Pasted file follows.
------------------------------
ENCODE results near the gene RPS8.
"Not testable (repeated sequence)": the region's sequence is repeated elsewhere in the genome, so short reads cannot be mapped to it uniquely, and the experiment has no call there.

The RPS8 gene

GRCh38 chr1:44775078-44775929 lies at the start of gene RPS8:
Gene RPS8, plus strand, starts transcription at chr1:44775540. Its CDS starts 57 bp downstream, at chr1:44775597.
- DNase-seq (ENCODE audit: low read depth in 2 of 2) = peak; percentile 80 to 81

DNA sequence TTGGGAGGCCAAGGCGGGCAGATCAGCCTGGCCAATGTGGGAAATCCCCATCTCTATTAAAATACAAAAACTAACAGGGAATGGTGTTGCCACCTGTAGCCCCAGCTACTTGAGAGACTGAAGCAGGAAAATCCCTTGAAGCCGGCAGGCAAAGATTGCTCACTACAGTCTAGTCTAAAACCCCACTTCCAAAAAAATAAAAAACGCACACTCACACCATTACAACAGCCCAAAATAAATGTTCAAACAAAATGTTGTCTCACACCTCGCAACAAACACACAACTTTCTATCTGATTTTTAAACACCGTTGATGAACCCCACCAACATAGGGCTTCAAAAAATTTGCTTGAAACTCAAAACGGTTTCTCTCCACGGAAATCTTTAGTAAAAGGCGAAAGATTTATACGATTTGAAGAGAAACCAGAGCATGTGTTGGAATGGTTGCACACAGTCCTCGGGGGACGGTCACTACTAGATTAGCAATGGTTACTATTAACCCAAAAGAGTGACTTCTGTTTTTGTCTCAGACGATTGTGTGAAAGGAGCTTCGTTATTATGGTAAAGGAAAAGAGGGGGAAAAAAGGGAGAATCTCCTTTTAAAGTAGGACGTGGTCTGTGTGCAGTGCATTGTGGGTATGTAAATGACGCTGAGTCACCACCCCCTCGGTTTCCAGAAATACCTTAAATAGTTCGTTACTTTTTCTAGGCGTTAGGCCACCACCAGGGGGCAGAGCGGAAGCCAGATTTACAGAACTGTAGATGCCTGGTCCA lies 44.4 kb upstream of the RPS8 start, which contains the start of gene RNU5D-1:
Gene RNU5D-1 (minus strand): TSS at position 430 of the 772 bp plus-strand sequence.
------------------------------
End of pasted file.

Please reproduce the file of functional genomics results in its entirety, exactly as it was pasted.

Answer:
ENCODE results near the gene RPS8.
"Not testable (repeated sequence)": the region's sequence is repeated elsewhere in the genome, so short reads cannot be mapped to it uniquely, and the experiment has no call there.

The RPS8 gene

GRCh38 chr1:44775078-44775929 lies at the start of gene RPS8:
Gene RPS8, plus strand, starts transcription at chr1:44775540. Its CDS starts 57 bp downstream, at chr1:44775597.
- DNase-seq (ENCODE audit: low read depth in 2 of 2) = peak; percentile 80 to 81

DNA sequence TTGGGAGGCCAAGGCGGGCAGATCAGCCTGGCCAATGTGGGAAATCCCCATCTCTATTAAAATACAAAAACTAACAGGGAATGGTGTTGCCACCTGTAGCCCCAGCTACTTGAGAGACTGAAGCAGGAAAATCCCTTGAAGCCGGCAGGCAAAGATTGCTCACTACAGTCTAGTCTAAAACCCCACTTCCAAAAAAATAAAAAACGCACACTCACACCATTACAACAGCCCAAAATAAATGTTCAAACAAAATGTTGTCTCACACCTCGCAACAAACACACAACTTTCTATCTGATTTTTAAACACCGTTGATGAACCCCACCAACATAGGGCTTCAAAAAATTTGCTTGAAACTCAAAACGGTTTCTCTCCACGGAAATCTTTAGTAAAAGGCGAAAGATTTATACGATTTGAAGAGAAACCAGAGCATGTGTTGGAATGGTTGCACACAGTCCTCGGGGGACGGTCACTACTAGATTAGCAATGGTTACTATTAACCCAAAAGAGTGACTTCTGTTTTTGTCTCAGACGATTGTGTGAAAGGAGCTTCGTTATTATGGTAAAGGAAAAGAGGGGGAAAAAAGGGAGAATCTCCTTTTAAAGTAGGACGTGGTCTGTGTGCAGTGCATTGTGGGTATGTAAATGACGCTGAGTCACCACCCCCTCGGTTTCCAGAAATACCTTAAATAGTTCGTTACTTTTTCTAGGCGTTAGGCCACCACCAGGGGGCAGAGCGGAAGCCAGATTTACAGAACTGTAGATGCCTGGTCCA lies 44.4 kb upstream of the RPS8 start, which contains the start of gene RNU5D-1:
Gene RNU5D-1 (minus strand): TSS at position 430 of the 772 bp plus-strand sequence.